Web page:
Regional Occupation Employment

A good estimate of occupation employment at the local geographic level is a critical piece of labor data. How is such an estimate made in JobsEQ, and what are the advantages of using these data in comparison to retrieving an occupation estimate straight from the Bureau of Labor Statistics (BLS)?

Highlights from the New Occupation Employment Projections

Every two years, the Bureau of Labor Statistics (BLS) updates their employment growth projections for both occupations and industries. We looked at highlights of the industry changes last month. Here we look at highlights and implications of the occupation forecasts.

Every one of the major occupation groups has slower job growth forecast compared to the previous. Healthcare occupations are still expected to grow the fastest—this includes healthcare support (+2.1% average annualized rate, 2014-2024) and healthcare practitioners and technical occupations (+1.5% AAR). The computer and mathematical group as well as personal care and service occupations have the next-highest growth projections at 1.2% per year. Construction and extraction occupations are still expected to see above-average job growth (+1.0% AAR), though this is twice as slow compared to the prior forecast. Two groups are expected to see declines from 2014-2024: production and farming, fishing, and forestry occupations.

Among the healthcare occupations, occupational therapy and physical therapist assistants and aides are expected to continue to be among the fastest growing (+3.4% AAR 2014-2024). Home health aides are also expected to see employment expand quickly (+3.3% AAR 2014-2024), though a bit slower than in the prior estimates (+4.0% AAR 2012-2022). Among notable changes, job growth expectations for pharmacy occupations have been lowered. Growth for pharmacists is now expected to be a below-average 0.3% AAR in 2014-2024 compared to prior expectations of 1.4% AAR growth in 2012-2022. Pharmacy technician jobs are projected to expand 0.9% AAR in 2014-2024 compared to 1.8% AAR expectations in 2012-2022. Registered nurses (RNs) and licensed practical and licensed vocational nurses (LPNs) are both projected to see 1.5% AAR growth 2014-2024—this represents just a slight slowing for RNs (+1.8% AAR in 2012-2022), but more of a lowered expectation for LPNs (+2.2% AAR in 2012-2022).

Within the computer occupation group, employment growth for web developers is projected to be the fastest (+2.4% AAR 2014-2024) in addition to being upgraded from prior expectations (+1.9% AAR 2012-2022). Information security analyst jobs are still expected to grow briskly (+1.7% AAR 2014-2024) though not quite as hot as previously forecast (+3.2% AAR 2012-2022). Computer programmer jobs were previously expected to grow at a slower-than-average pace (+0.8% AAR 2012-2022), but that occupation is now expected to contract (-0.8% AAR 2014-2024).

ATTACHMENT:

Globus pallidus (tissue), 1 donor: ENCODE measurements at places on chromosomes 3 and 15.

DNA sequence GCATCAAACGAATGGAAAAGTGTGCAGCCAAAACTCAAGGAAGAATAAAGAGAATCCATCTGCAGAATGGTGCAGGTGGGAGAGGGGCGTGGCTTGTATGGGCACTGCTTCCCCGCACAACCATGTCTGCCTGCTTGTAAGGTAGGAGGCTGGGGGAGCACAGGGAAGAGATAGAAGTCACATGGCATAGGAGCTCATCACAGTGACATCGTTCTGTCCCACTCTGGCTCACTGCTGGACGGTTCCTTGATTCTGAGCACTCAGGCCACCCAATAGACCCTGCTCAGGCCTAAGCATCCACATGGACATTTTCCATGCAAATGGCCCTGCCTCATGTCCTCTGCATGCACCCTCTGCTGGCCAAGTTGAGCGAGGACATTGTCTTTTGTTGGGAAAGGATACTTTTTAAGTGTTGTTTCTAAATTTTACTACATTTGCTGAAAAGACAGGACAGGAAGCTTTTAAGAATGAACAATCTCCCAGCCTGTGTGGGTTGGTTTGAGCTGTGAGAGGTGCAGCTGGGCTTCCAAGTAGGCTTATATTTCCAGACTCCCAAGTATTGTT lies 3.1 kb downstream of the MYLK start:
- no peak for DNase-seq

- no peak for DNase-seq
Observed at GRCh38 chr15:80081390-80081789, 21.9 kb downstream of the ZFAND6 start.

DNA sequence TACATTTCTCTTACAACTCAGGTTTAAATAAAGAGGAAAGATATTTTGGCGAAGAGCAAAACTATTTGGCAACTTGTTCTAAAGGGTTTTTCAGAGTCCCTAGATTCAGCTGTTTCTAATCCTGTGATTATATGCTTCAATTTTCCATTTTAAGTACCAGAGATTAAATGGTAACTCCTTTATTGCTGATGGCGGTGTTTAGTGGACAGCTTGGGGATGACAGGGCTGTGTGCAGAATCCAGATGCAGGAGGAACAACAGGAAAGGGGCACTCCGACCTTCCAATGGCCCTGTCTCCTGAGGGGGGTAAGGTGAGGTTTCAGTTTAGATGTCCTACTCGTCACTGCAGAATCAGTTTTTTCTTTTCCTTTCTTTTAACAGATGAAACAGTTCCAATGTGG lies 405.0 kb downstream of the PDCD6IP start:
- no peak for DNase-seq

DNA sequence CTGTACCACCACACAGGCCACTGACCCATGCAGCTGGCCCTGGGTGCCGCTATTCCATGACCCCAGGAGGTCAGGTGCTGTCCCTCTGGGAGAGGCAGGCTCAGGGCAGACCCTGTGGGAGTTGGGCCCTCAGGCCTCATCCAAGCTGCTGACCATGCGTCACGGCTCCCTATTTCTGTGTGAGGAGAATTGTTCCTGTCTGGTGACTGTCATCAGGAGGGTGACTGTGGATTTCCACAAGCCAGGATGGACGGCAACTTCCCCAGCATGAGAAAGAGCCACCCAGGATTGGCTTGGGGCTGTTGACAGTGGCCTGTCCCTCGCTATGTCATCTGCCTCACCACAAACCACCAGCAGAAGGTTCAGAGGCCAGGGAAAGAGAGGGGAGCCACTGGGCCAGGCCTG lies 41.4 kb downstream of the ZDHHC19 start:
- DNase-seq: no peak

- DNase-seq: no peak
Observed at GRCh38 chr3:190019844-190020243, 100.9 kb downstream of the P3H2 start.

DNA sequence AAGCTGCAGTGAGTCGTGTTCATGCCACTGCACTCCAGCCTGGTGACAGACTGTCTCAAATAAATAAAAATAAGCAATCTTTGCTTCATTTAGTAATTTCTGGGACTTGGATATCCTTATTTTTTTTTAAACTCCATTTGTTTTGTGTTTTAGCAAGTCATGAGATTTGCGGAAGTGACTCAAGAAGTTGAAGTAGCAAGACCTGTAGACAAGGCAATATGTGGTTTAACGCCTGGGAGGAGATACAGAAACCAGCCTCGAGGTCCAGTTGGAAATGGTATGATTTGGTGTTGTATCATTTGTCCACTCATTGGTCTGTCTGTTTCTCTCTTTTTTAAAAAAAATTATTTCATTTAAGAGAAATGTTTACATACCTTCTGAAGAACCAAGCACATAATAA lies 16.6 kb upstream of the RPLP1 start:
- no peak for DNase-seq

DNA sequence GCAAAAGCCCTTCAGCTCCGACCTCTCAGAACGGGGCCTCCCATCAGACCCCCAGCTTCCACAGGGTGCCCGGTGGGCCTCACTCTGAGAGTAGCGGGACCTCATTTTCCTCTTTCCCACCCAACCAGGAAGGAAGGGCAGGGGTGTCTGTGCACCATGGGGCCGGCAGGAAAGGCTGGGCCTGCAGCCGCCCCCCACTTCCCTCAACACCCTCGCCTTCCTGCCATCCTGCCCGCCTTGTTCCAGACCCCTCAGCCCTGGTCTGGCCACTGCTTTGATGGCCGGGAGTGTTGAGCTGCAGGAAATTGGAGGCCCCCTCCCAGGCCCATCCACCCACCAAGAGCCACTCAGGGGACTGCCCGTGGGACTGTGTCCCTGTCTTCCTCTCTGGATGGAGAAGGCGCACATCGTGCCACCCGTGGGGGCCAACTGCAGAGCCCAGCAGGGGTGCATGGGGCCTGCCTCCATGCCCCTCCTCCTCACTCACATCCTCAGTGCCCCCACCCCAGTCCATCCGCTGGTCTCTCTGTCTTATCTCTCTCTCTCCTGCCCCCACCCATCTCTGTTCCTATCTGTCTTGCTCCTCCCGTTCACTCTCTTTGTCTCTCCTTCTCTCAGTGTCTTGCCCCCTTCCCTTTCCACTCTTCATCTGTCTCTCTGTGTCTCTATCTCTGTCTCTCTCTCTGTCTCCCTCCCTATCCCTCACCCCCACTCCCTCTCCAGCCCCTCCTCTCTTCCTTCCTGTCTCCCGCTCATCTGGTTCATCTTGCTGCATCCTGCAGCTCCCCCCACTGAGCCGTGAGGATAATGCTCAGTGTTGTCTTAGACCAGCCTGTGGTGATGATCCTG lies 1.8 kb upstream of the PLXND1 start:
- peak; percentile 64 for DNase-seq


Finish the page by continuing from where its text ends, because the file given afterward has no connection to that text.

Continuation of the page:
While production occupation employment overall is expected to decline, some production occupations are projected to expand. Food processing workers, for example, are expected to see modest growth (+0.3% AAR 2014-2024), the same expectation as in the prior forecast. Woodworkers were expected to expand in the 2012-2022 forecast, but are projected to see a slight annualized 0.1% decline in 2014-2024. Printing workers are expected to see employment declines (-1.5% AAR 2014-2024) at a quicker pace compared to the last projection (-0.5% 2012-2022).

Previously on this site we’ve talked about the hollowing out of the middle class and illustrated what that looked like over the past ten years. With the new BLS projections, we look at the next ten years and see no relief from this trend. The twenty percent of jobs with the highest wages are forecast to expand faster than average (+9.9% over the next ten years) and the twenty percent of jobs with the lowest wages are expected to grow faster than average (+6.8% over the same period). That leaves the middle sixty percent getting pinched—growing at a below-average 5.2%. Bottom line: ten years from now, if these forecasts play out, the middle class will be relatively smaller than it is today.

For job-seekers using the new BLS forecasts to gauge career prospects, it is important to note that job growth expectations should be considered along with replacement needs—openings resulting from retirements and movement between occupations—to get a full picture of expected employment opportunities. Regional factors also play a large role in job opportunities, and regional demand can be gauged with the help of a local labor market tool such as JobsEQ®.

Highlights from the New Industry Employment Projections

Every two years, the Bureau of Labor Statistics updates their long-term growth projections for industry and occupation employment. Their latest was published earlier this month and includes many notable changes.

The biggest change, perhaps, is in the forecast for overall employment growth. For the 2012-2022 period, job growth overall was expected to average 1.0% per year—equivalent to about 1.6 million jobs per year. For 2014-2024, however, job growth is expected to be an average annualized 0.6%, or little under 1.0 million per year. Contributing to this slower projection is the aging baby boom generation which is moving into retirement and out of the labor force.

In the industry projections, nearly all of the sectors that had been projected to expand in 2012-2022 are expected to continue to grow but more slowly. The health care and social assistance sector is forecast to grow the quickest, at a 1.9% average annualized rate (AAR). Construction is projected to expand at a 1.2% pace, much slower than the 2.6% rate projected for 2012-2022. Professional and business services as well as educational services are projected to have above-average 0.9% annualized growth for 2014-2024.